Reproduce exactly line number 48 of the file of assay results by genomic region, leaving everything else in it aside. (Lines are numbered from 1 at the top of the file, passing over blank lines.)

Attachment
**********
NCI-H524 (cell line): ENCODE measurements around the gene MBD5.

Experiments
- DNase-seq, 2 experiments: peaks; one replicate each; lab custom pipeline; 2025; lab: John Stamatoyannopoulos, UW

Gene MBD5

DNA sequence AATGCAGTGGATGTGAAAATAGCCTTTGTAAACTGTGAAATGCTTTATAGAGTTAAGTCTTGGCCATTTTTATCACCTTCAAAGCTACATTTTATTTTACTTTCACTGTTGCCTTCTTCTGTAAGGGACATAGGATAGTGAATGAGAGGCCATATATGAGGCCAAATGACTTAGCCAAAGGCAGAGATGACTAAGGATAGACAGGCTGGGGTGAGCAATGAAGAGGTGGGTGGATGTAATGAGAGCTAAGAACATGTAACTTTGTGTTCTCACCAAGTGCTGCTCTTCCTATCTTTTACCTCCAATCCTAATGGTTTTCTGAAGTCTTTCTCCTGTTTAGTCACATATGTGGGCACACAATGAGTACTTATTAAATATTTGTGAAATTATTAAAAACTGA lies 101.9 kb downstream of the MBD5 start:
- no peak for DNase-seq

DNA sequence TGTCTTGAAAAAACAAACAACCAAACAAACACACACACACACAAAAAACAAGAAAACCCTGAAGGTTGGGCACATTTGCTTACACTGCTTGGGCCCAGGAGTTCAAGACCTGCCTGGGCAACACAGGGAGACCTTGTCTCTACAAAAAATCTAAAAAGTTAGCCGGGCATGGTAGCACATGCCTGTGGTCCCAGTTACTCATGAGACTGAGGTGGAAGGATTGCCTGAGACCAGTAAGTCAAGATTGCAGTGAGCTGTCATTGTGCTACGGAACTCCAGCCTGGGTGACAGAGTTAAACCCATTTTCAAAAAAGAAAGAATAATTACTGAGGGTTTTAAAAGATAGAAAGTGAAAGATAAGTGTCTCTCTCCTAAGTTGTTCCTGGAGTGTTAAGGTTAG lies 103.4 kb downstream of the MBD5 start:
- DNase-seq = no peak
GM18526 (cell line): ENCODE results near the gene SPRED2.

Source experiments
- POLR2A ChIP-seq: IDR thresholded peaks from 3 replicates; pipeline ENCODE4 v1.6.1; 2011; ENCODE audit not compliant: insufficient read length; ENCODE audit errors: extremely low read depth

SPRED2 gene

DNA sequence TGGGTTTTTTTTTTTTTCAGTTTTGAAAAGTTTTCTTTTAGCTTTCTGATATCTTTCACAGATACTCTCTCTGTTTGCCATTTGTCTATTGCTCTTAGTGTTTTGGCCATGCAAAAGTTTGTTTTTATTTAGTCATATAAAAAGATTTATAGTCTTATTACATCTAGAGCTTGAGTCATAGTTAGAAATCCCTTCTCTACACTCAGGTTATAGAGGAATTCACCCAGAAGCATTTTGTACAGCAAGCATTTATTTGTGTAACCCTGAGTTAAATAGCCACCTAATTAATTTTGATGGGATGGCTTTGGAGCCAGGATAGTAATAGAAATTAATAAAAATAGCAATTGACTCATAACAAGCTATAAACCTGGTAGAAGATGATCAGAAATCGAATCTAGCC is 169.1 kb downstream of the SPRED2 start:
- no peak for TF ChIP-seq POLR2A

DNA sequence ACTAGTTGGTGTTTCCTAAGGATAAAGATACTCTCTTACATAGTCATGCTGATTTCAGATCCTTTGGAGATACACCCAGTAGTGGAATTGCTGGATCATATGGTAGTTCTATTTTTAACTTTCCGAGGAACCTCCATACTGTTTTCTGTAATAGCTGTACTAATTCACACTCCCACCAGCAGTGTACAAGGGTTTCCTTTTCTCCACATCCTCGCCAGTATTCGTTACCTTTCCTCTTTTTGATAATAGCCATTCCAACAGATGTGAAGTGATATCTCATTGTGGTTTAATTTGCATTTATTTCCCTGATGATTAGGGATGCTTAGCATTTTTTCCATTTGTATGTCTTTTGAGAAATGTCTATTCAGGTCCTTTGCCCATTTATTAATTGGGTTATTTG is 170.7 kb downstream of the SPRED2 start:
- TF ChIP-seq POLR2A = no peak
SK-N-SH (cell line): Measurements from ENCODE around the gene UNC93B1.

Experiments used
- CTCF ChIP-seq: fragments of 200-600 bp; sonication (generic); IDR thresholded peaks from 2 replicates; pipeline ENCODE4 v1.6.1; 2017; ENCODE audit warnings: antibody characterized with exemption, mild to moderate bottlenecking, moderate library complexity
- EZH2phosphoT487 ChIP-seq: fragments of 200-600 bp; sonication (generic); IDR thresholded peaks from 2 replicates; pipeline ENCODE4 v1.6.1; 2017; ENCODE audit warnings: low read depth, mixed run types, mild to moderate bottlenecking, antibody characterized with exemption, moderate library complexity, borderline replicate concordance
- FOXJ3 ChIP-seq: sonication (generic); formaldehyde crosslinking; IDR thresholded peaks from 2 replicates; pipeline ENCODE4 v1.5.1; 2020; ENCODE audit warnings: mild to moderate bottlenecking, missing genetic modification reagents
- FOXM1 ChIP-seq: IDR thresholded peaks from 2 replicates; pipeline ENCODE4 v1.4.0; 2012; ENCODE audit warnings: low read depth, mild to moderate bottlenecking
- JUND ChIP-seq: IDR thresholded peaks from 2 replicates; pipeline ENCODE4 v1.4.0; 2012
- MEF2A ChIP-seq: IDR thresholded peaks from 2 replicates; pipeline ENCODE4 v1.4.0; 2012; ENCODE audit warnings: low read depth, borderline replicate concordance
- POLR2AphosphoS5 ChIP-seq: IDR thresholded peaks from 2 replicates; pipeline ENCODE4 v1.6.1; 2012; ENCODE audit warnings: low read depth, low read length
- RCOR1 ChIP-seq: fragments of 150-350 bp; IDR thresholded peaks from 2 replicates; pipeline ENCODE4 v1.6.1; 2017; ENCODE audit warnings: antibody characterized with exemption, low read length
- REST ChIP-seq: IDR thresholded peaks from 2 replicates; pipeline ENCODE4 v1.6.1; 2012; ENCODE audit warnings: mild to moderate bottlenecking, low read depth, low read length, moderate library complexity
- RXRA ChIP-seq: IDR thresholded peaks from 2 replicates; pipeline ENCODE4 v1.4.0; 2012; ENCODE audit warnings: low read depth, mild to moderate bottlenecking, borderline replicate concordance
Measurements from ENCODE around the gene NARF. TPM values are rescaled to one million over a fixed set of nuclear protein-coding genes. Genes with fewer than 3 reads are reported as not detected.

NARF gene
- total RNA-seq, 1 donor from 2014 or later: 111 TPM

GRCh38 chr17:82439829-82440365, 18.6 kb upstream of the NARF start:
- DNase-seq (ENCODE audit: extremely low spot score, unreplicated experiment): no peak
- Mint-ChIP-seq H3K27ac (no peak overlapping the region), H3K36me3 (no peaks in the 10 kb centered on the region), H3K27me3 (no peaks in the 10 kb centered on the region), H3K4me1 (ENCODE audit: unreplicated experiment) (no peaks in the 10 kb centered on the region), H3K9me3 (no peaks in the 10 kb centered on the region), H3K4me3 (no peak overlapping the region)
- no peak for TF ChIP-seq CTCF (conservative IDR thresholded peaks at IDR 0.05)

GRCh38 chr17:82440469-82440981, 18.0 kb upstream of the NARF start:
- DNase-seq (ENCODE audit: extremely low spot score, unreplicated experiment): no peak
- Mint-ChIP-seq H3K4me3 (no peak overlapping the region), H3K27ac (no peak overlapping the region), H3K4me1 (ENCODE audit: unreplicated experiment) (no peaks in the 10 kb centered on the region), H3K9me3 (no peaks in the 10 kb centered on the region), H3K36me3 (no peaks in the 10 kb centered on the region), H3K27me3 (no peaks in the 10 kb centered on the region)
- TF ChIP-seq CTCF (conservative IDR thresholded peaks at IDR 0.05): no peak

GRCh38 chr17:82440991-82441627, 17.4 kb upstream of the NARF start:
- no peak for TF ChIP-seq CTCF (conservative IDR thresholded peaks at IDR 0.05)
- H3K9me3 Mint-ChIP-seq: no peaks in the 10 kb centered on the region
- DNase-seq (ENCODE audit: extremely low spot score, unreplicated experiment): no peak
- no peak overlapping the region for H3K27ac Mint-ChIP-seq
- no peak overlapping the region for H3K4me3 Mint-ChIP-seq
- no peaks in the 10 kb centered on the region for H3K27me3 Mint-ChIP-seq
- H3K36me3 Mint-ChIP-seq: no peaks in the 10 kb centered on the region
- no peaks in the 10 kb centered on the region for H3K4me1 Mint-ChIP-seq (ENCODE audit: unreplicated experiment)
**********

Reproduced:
- no peaks in the 10 kb centered on the region for H3K4me1 Mint-ChIP-seq (ENCODE audit: unreplicated experiment)